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Thanks. The same was suggested by Durosai’s latest video (are you him?)
The bad news: you cannot do this with factory firmware, that’s how the sequencer works.
The (possibly) good news: I’m already working on several LOOP and JUMP modes, SONG LOOP included. No ETA at the moment, the sequencer is pretty messy.
Pls PM (firstname.lastname@example.org) if you want more details.
I am in the middle of the luck right now 🙂 Not quite there yet but somewhat working.
Yes. Working on it.
If by ‘an old sampler’ you mean AKAI S900/950, the ‘grit’ mostly comes from timestretching and resampling at lower rate. You can go down to 7.5KHz with S950 while Electribe has sample rate firmly set at 32KHz. Also, most of the ‘old samplers’ had some sort of real analog filter (LPF) while Electribe is pure digital until the final DAC stage, although many refer to it as an ‘analog’. So if you want your custom samples sound more ‘gritty’ you have to achieve this outside of the Electribe box.
Actually there is another feature that I already started tinkering with. I have always been missing the feature from some of the synths with encoder wheel I own (Roland JX-10 for example) where the display would show the changing value of a knob or wheel being turned. That would complement ‘knob muting’ pretty nicely, wouldn’t it?
Thanks. This sounds doable enough. If other people would support this as well, it could happen pretty soon. Just to be clear, how you see it is that you would turn a knob while holding the SHIFT key, and nothing would happen. Then, as you release the SHIFT key, the parameter would ‘jump’ to the value the knob happens to be at? Would the ‘look’ of the knob be precise enough to get what you want? And what should happen when you turn multiple knobs, one after another, and only then release the SHIFT – should they all jump to new values?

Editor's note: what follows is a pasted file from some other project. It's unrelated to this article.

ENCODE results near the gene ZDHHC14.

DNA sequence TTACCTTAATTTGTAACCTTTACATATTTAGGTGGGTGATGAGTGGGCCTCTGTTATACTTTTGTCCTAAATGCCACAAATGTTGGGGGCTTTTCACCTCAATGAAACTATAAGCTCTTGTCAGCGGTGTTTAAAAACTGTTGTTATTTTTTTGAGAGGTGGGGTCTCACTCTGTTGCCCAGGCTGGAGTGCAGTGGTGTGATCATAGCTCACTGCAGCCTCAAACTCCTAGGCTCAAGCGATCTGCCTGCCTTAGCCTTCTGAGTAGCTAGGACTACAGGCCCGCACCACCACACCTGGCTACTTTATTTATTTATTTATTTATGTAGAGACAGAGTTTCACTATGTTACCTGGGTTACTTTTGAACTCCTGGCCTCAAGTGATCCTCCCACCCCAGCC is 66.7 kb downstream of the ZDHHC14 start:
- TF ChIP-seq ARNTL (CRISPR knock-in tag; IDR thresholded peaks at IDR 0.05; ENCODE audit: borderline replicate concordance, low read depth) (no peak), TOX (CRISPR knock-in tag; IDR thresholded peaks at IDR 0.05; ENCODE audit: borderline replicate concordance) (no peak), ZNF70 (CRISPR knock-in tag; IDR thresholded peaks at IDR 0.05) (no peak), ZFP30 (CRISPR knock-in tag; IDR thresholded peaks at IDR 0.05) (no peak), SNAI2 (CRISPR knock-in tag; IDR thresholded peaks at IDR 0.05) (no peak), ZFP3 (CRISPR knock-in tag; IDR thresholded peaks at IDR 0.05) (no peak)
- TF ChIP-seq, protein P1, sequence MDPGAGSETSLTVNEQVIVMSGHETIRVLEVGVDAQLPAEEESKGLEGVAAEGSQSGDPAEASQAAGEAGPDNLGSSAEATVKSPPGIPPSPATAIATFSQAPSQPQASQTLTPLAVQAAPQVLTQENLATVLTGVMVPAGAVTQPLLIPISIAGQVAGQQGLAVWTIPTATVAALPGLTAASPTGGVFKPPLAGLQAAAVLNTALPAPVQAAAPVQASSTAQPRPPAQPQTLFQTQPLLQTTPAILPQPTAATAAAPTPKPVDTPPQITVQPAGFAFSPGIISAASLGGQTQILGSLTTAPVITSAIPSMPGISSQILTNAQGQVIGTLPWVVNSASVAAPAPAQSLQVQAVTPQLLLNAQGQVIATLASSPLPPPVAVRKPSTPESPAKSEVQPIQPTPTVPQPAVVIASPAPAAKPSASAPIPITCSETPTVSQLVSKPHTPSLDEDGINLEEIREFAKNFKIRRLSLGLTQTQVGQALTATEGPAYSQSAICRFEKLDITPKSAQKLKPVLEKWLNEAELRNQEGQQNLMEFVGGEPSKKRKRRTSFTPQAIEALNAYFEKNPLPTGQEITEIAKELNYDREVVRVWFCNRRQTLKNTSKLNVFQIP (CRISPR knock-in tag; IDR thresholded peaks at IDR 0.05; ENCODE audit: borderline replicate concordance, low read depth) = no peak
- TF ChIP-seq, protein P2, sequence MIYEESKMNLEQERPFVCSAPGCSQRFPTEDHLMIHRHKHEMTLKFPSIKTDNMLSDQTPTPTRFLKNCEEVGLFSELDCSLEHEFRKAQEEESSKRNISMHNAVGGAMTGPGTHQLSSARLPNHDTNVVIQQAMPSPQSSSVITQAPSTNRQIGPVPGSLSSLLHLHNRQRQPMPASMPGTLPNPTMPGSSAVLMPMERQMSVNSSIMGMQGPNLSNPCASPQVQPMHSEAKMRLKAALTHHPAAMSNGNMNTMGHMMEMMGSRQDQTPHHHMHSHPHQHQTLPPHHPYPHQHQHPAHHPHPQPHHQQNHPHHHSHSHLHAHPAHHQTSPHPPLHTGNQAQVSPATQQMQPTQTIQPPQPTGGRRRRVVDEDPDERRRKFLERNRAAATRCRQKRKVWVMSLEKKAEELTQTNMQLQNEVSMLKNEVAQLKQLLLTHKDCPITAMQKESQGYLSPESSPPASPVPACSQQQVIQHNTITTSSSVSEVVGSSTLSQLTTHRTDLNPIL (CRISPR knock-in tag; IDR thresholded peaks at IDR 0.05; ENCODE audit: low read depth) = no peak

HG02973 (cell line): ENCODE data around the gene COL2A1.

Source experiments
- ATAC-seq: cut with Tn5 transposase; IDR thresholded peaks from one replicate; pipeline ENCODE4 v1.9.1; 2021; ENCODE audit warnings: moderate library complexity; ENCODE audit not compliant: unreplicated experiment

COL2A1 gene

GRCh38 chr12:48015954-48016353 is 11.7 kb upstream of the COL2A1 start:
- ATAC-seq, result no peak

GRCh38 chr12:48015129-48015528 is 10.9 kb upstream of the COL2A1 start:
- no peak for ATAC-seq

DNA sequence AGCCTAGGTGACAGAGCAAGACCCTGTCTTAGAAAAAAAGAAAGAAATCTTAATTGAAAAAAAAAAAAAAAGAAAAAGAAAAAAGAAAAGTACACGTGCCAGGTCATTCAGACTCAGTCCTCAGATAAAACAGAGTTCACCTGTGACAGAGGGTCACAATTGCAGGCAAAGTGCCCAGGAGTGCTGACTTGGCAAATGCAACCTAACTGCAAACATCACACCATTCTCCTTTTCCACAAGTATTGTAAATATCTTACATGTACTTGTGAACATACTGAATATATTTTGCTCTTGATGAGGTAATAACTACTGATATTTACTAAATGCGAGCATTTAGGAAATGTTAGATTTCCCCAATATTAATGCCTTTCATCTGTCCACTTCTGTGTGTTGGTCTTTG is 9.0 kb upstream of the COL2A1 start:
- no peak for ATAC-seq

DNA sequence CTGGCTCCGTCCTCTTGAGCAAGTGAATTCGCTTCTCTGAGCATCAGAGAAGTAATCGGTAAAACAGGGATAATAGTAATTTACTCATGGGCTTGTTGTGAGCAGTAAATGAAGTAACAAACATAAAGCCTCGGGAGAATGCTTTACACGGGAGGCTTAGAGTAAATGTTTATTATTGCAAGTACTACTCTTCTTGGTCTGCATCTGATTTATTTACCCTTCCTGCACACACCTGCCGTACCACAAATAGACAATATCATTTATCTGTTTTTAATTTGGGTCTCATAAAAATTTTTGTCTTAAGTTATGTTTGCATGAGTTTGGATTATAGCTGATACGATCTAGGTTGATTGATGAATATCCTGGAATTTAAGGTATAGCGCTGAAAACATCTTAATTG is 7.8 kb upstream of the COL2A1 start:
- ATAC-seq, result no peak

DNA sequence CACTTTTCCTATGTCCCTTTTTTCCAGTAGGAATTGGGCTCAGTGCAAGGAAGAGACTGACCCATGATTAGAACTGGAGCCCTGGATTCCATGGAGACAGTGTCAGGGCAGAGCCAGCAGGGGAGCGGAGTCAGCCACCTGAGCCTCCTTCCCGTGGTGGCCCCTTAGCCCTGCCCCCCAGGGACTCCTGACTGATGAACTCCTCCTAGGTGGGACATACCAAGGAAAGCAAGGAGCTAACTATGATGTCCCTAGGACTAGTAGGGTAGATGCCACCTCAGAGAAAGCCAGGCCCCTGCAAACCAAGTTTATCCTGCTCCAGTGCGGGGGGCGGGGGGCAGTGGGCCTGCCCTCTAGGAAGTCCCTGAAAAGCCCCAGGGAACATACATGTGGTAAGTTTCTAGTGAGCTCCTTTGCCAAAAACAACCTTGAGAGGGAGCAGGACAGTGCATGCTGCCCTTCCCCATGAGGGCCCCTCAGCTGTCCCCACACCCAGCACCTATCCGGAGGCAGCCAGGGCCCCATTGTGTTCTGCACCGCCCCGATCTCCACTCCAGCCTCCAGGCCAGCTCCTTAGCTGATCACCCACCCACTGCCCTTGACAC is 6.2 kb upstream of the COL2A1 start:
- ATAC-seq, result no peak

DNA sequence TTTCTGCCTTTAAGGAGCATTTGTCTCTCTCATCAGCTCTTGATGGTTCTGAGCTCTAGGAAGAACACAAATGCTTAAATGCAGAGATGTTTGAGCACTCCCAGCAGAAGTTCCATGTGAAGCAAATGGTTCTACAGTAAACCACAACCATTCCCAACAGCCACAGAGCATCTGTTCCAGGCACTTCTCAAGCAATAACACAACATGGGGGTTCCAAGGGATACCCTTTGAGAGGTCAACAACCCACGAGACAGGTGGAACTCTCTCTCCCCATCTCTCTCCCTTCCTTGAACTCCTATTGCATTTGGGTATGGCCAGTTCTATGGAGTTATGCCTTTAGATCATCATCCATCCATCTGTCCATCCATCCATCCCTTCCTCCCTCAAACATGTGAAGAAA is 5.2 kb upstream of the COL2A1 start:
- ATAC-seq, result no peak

I’m afraid no, at least for now. The ADSP that the original Electribes use is an obscure Texas Instruments device TMS57070FFT. Lots of smart people have been trying hard to discover its datasheet for decades, but to no avail. Even the guys in Japan do not have it. It is generally believed that this was a one-off production run TI sold to various Japanese music gear manufacturers. Only the pinout of the chip is known, however, there’s nothing at all about programming, op codes etc. Thus it is very very difficult to turn the binary DSP code into something meaningful, not to mention making any changes.
The installation page will be open as soon as beta testing is done. The same regarding pricing details. Sorry.
Technical details about the updates, added functionality etc. are in the Posts, most of them.
Started to think about this. I assume by ‘increasing the number of available motion sequences to four per sequence’ you mean ‘four per part’? It would be very complicated to increase the number of motion sequences for each part. However, it might be possible to increase the number for just a few parts. In other words, reassign them between parts.
Out of the box ER-1 has 10 motion sequences in total, one per part (ACCENT does not count). Browsed through all factory patterns in Pattern Browser and only a few patterns have 3 or 4 parts with a motion sequence. In most cases it is 1 or none. So, considering that the total of motion sequences remains 10, it might be possible to, as an example, assign 4 of them to one part, 3 to the next and 3 to yet another. This scheme would be different per pattern, naturally. How does this sound?